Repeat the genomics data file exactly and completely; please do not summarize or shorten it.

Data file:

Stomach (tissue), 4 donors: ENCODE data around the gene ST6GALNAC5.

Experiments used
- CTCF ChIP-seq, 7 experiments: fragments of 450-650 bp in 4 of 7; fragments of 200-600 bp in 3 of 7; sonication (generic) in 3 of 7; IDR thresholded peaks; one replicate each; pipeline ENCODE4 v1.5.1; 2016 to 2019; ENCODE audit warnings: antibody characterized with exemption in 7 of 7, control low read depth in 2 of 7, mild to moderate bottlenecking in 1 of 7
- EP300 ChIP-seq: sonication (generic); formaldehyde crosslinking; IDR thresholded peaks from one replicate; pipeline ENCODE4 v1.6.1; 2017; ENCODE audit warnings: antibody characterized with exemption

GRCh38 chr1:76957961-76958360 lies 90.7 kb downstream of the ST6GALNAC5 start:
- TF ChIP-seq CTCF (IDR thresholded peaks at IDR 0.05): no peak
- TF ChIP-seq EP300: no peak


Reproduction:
Stomach (tissue), 4 donors: ENCODE data around the gene ST6GALNAC5.

Experiments used
- CTCF ChIP-seq, 7 experiments: fragments of 450-650 bp in 4 of 7; fragments of 200-600 bp in 3 of 7; sonication (generic) in 3 of 7; IDR thresholded peaks; one replicate each; pipeline ENCODE4 v1.5.1; 2016 to 2019; ENCODE audit warnings: antibody characterized with exemption in 7 of 7, control low read depth in 2 of 7, mild to moderate bottlenecking in 1 of 7
- EP300 ChIP-seq: sonication (generic); formaldehyde crosslinking; IDR thresholded peaks from one replicate; pipeline ENCODE4 v1.6.1; 2017; ENCODE audit warnings: antibody characterized with exemption

GRCh38 chr1:76957961-76958360 lies 90.7 kb downstream of the ST6GALNAC5 start:
- TF ChIP-seq CTCF (IDR thresholded peaks at IDR 0.05): no peak
- TF ChIP-seq EP300: no peak